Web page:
Next, the smart selection engine 108 receives an input 206 indicating which suggested operation the user wants to apply. Once a spreadsheet operation has been selected, the smart selection engine 108 displays the viable results 208 of the operation in the spreadsheet but does not make any actual changes to the spreadsheet (i.e., “ghosting” the results). For many types of operations, the smart selection engine 108 may suggest a range for use in a formula or function. In various embodiments, the smart selection engine 108 highlights one or more objects or ranges in the user interface. In some embodiments, the smart selection engine 108 preselects one or more highlighted objects or ranges so the user can commit the results to the spreadsheet. In some embodiments, the smart selection engine 108 also color codes or labels one or more of the highlighted objects or ranges for easy identification and reference. The smart selection engine 108 may provide alternative suggestions for the operation. For example, smart selection engine 108 may suggest multiple viable ranges within the same sheet or multiple ways to create a chart or table using the same range of data.

In various embodiments, the smart selection engine 108 makes range suggestions based on the type of input expected for the selected operation. In other words, if the selected operation expects a certain type of input, the smart selection engine 108 highlights cells, ranges, or objects matching the expected input type (e.g., strings, numbers, dates, times, hyperlinks, or true/false). For example, if the user selects an operation expecting an array as an input, the smart selection engine 108 will highlight all the data ranges, tables, or other arrays on the sheet, including single cells containing an array formula. The smart selection engine 108 may also highlight ranges based on cell or data formatting, including conditional formatting (date formatting, currency formatting, negative values, values greater than/less than/equal to/not equal to a condition).

In the case of a simple spreadsheet function, the smart selection engine 108 may display suggested results as highlighted results of the formula for the selected operation applied to various ranges of data in the spreadsheet as selectable objects positioned at places around the data that make sense for consideration by the user. For example, the result of a spreadsheet operation on a column of data may be associated with a cell below the last item of the column, the result of a spreadsheet operation on a row of data may be associated with a cell to the right of the last item of row, and the result of a spreadsheet operation on a range of columns and rows may be may be associated with a cell below and to the right of the range of data.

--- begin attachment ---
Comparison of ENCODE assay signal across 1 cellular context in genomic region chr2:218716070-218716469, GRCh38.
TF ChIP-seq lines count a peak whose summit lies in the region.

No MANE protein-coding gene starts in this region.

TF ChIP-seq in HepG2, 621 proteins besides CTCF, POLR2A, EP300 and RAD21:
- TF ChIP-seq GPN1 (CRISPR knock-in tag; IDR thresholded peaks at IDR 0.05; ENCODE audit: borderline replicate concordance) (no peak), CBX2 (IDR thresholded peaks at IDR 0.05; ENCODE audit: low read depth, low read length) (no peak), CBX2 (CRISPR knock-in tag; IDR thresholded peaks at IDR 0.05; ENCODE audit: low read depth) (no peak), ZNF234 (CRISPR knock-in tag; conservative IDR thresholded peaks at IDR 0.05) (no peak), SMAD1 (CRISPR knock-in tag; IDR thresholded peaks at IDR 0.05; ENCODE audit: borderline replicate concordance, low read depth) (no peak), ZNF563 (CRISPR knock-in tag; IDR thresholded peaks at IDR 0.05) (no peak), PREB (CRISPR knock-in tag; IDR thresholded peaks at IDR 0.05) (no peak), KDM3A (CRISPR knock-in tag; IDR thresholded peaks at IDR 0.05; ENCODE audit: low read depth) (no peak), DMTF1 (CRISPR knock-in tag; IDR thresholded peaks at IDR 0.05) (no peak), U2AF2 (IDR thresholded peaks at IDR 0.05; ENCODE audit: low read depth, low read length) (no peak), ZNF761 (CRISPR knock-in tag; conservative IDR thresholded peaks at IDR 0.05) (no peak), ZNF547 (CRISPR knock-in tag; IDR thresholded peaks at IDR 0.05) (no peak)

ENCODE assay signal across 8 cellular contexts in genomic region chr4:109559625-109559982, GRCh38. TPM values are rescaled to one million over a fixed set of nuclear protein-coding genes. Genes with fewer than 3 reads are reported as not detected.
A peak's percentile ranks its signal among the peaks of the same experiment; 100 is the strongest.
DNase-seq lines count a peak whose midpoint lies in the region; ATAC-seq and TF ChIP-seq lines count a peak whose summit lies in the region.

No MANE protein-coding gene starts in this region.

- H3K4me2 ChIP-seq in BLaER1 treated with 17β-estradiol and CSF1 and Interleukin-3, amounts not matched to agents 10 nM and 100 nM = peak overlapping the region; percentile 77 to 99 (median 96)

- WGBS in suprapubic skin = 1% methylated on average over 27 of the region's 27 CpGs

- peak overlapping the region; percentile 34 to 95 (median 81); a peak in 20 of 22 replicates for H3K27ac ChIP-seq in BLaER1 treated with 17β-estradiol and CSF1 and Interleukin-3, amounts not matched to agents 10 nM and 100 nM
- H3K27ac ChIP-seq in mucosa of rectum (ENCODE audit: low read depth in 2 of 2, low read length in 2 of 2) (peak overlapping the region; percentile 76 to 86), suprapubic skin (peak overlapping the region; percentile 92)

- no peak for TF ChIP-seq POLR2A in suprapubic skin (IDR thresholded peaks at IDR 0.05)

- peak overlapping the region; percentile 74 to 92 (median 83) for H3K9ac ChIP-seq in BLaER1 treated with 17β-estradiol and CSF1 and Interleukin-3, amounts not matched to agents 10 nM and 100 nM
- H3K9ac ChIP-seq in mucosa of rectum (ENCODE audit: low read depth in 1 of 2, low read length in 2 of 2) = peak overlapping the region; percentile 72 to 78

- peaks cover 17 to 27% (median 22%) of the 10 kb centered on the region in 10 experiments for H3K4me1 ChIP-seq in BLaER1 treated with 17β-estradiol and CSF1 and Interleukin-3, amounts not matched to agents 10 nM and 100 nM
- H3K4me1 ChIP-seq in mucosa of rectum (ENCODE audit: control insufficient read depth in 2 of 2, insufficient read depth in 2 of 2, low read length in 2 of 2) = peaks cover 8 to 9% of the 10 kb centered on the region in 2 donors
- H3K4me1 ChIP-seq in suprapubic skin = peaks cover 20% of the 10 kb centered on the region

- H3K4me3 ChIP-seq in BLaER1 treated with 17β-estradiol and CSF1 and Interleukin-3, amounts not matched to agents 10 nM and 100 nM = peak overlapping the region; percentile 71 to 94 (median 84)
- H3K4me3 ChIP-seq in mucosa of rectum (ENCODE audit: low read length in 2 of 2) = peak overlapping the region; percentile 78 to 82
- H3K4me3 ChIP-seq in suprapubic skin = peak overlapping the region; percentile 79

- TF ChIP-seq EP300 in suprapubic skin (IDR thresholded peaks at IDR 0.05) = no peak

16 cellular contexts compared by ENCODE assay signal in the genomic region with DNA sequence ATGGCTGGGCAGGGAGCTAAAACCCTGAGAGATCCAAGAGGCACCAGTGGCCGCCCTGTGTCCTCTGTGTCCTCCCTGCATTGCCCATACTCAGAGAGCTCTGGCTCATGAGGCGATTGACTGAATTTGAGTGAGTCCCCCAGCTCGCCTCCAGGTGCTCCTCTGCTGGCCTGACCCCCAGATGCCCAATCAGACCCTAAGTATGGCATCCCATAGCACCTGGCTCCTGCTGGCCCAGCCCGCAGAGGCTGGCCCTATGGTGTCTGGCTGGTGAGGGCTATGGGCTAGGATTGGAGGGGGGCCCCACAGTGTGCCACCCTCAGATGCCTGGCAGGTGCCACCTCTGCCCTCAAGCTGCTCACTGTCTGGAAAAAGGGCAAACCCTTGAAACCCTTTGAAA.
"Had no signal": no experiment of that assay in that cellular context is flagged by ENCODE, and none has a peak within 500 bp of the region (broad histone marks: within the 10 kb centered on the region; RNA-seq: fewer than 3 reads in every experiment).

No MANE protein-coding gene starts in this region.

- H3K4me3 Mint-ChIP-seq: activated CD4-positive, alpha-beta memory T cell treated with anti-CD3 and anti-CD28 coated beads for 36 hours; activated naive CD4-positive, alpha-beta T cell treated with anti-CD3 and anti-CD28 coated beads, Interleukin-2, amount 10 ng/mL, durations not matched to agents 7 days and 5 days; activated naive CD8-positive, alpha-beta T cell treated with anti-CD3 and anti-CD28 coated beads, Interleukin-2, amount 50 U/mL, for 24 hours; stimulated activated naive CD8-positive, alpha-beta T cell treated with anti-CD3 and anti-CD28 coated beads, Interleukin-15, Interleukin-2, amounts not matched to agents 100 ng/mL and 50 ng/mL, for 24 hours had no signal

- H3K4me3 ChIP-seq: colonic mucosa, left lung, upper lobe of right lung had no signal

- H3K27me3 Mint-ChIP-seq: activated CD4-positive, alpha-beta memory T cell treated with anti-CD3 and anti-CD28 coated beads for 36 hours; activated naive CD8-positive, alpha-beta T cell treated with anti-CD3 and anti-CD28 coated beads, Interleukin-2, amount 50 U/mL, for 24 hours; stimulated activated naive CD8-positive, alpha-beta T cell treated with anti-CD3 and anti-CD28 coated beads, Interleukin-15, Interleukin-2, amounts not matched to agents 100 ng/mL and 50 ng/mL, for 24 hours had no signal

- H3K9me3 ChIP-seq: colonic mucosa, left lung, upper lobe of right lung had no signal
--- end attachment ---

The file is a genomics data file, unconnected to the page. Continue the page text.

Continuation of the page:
Subsequently, the smart selection engine 108 receives an input 210 indicating which result the user wants to keep and commit to the spreadsheet. In response, the smart selection engine 108 commits the selected result 212 into the selected cell of the spreadsheet 106. For example, in the case of the simple spreadsheet function, the smart selection engine 108 automatically transcribes the address(es) of the range corresponding to the selected result directly into the function. In the various embodiments, the smart selection engine 108 commits the suggested formula to the selected cell and displays the result in the selected cell. In some embodiments, the smart selection engine 108 may only commit the value of the formula to the selected cell rather than actually inserting a formula. In some embodiments, the guided input area includes controls (e.g., a checkbox) allowing the user to choose whether the smart selection engine 108 inserts the formula or the value.